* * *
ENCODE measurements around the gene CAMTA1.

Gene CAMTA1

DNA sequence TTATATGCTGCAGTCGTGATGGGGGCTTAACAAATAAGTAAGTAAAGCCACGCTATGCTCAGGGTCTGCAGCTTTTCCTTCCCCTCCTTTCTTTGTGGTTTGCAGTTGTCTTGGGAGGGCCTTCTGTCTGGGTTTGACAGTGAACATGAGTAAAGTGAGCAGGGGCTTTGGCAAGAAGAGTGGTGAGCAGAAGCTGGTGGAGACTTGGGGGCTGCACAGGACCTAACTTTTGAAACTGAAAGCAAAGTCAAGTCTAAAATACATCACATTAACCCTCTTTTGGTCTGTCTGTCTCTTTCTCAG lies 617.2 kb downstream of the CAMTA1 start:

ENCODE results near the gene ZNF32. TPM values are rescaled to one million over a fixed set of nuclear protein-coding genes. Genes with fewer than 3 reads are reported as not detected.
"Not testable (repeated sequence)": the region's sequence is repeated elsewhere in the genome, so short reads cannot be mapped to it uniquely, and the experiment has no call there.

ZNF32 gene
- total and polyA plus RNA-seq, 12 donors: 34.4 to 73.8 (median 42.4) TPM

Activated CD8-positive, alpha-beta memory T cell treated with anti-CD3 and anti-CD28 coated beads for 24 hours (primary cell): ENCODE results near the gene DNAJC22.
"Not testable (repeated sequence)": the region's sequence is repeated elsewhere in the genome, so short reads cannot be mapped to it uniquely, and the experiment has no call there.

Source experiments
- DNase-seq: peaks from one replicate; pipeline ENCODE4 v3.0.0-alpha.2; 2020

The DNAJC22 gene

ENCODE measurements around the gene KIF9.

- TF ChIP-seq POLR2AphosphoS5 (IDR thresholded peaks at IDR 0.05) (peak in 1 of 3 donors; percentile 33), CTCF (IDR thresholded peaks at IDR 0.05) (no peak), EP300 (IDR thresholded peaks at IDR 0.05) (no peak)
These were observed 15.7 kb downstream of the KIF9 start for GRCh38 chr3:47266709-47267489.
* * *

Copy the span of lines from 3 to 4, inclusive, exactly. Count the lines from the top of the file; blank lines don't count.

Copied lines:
DNA sequence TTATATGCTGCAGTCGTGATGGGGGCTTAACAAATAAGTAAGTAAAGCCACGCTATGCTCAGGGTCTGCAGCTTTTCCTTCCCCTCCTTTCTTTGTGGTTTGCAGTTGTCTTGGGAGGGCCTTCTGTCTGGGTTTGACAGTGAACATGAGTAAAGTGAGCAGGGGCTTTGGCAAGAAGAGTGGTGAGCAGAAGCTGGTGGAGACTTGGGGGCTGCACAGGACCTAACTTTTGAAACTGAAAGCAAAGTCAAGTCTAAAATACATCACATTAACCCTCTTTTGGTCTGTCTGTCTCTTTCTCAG lies 617.2 kb downstream of the CAMTA1 start:

ENCODE results near the gene ZNF32. TPM values are rescaled to one million over a fixed set of nuclear protein-coding genes. Genes with fewer than 3 reads are reported as not detected.